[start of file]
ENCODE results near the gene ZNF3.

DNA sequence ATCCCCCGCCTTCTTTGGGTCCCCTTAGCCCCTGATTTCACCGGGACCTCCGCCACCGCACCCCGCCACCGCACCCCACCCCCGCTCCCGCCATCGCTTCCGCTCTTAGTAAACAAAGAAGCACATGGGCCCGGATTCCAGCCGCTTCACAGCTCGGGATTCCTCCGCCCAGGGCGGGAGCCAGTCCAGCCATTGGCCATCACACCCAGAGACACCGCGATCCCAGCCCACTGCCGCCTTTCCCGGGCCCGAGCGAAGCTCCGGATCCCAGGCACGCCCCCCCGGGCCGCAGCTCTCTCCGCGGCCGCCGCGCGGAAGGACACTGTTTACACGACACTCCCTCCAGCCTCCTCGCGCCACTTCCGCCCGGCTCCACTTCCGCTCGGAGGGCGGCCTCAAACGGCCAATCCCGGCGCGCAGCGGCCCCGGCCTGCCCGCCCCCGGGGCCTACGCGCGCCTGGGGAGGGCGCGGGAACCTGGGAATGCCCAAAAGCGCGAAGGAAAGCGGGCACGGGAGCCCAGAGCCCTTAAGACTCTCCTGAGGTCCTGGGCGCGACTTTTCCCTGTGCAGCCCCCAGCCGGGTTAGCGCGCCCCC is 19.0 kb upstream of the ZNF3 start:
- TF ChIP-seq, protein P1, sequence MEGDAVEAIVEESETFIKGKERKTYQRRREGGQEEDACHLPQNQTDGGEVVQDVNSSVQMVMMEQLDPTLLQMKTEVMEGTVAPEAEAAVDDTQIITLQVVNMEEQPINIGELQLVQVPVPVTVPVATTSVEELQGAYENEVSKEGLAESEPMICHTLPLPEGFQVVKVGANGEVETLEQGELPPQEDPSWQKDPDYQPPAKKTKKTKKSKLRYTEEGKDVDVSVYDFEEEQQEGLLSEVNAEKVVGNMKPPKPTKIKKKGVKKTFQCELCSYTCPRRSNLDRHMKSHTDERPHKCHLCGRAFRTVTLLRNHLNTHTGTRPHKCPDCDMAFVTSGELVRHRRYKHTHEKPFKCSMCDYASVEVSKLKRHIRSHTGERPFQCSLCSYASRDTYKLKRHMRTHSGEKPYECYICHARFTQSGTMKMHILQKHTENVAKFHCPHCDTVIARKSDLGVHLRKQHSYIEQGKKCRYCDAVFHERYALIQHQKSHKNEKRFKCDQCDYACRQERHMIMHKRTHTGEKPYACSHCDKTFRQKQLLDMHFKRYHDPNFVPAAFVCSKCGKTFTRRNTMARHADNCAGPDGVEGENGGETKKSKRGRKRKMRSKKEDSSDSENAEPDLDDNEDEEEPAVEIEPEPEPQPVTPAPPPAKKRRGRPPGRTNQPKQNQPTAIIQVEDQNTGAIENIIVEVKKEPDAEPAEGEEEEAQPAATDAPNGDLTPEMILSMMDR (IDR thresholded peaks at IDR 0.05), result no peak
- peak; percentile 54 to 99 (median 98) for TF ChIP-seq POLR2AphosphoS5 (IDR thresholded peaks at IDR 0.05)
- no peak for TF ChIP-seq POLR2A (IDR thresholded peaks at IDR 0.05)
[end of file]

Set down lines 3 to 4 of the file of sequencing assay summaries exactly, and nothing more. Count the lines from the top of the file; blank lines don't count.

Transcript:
- TF ChIP-seq, protein P1, sequence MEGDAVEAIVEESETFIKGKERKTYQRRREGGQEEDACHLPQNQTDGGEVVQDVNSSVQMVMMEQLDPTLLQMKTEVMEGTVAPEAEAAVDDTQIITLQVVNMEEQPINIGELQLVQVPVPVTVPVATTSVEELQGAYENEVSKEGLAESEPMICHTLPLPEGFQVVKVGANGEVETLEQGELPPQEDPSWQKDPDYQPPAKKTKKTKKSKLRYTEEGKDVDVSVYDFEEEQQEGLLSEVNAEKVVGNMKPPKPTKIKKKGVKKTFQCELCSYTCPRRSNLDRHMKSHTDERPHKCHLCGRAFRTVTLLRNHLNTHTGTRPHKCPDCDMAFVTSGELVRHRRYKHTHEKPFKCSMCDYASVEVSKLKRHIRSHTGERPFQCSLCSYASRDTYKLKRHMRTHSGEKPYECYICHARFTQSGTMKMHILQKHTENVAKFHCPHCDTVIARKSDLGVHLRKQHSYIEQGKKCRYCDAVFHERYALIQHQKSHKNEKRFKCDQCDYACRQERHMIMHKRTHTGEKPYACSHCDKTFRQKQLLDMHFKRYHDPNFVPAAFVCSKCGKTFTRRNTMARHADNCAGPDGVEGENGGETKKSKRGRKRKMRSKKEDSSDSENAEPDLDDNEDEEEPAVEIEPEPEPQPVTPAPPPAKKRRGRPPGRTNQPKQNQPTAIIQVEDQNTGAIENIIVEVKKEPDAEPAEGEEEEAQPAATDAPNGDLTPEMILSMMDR (IDR thresholded peaks at IDR 0.05), result no peak
- peak; percentile 54 to 99 (median 98) for TF ChIP-seq POLR2AphosphoS5 (IDR thresholded peaks at IDR 0.05)